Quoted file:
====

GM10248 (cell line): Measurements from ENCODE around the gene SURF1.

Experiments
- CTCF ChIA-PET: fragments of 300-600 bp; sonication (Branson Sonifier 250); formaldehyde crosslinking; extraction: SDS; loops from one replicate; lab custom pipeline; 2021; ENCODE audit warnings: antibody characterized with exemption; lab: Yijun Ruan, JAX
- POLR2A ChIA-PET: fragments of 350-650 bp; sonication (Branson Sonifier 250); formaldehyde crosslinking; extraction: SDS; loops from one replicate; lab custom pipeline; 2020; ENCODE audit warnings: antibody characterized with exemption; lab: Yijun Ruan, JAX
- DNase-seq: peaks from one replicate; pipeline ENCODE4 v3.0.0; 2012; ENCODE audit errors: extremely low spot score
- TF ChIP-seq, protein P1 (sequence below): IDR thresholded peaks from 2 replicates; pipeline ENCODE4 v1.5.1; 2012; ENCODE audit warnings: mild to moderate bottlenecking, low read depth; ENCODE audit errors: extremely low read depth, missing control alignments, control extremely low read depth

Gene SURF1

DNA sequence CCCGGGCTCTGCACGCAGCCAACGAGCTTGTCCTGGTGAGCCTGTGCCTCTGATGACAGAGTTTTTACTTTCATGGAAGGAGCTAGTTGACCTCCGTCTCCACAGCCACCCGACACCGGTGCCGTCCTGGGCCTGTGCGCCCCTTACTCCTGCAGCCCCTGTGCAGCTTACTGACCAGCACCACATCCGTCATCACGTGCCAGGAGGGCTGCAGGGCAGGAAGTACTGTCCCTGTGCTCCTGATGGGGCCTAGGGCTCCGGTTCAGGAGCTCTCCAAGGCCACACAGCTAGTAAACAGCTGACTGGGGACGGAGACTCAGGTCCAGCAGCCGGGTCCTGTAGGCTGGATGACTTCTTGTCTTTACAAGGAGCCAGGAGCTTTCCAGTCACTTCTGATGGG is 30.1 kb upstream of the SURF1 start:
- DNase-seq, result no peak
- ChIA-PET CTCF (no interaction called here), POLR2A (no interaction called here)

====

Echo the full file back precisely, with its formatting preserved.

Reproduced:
GM10248 (cell line): Measurements from ENCODE around the gene SURF1.

Experiments
- CTCF ChIA-PET: fragments of 300-600 bp; sonication (Branson Sonifier 250); formaldehyde crosslinking; extraction: SDS; loops from one replicate; lab custom pipeline; 2021; ENCODE audit warnings: antibody characterized with exemption; lab: Yijun Ruan, JAX
- POLR2A ChIA-PET: fragments of 350-650 bp; sonication (Branson Sonifier 250); formaldehyde crosslinking; extraction: SDS; loops from one replicate; lab custom pipeline; 2020; ENCODE audit warnings: antibody characterized with exemption; lab: Yijun Ruan, JAX
- DNase-seq: peaks from one replicate; pipeline ENCODE4 v3.0.0; 2012; ENCODE audit errors: extremely low spot score
- TF ChIP-seq, protein P1 (sequence below): IDR thresholded peaks from 2 replicates; pipeline ENCODE4 v1.5.1; 2012; ENCODE audit warnings: mild to moderate bottlenecking, low read depth; ENCODE audit errors: extremely low read depth, missing control alignments, control extremely low read depth

Gene SURF1

DNA sequence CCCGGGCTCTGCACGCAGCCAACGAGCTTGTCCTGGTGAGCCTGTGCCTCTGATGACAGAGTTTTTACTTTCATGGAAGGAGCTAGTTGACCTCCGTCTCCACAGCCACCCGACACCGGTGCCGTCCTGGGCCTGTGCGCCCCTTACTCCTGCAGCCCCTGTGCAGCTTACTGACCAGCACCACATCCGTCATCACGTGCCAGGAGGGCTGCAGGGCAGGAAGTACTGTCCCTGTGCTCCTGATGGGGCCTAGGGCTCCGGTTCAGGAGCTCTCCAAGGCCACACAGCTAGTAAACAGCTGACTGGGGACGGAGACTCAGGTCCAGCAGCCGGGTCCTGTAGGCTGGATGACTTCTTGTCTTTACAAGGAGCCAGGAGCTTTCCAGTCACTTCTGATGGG is 30.1 kb upstream of the SURF1 start:
- DNase-seq, result no peak
- ChIA-PET CTCF (no interaction called here), POLR2A (no interaction called here)